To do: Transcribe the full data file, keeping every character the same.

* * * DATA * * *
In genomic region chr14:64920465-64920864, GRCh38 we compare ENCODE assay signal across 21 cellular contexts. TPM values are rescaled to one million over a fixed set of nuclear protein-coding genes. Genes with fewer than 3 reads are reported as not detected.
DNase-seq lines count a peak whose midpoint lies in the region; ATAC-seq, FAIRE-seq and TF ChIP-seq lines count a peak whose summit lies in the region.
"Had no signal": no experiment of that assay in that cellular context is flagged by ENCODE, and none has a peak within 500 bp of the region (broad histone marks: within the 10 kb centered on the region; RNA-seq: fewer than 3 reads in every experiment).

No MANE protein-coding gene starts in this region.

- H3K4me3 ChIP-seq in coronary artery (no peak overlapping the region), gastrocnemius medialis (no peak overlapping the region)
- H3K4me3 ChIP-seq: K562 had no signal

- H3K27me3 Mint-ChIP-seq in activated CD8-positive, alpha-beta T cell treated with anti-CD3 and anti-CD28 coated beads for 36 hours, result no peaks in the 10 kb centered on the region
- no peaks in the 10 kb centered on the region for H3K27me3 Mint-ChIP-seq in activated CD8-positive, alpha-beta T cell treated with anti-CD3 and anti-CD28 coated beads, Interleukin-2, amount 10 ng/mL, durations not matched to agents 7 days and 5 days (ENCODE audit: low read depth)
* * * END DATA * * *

In genomic region chr14:64920465-64920864, GRCh38 we compare ENCODE assay signal across 21 cellular contexts. TPM values are rescaled to one million over a fixed set of nuclear protein-coding genes. Genes with fewer than 3 reads are reported as not detected.
DNase-seq lines count a peak whose midpoint lies in the region; ATAC-seq, FAIRE-seq and TF ChIP-seq lines count a peak whose summit lies in the region.
"Had no signal": no experiment of that assay in that cellular context is flagged by ENCODE, and none has a peak within 500 bp of the region (broad histone marks: within the 10 kb centered on the region; RNA-seq: fewer than 3 reads in every experiment).

No MANE protein-coding gene starts in this region.

- H3K4me3 ChIP-seq in coronary artery (no peak overlapping the region), gastrocnemius medialis (no peak overlapping the region)
- H3K4me3 ChIP-seq: K562 had no signal

- H3K27me3 Mint-ChIP-seq in activated CD8-positive, alpha-beta T cell treated with anti-CD3 and anti-CD28 coated beads for 36 hours, result no peaks in the 10 kb centered on the region
- no peaks in the 10 kb centered on the region for H3K27me3 Mint-ChIP-seq in activated CD8-positive, alpha-beta T cell treated with anti-CD3 and anti-CD28 coated beads, Interleukin-2, amount 10 ng/mL, durations not matched to agents 7 days and 5 days (ENCODE audit: low read depth)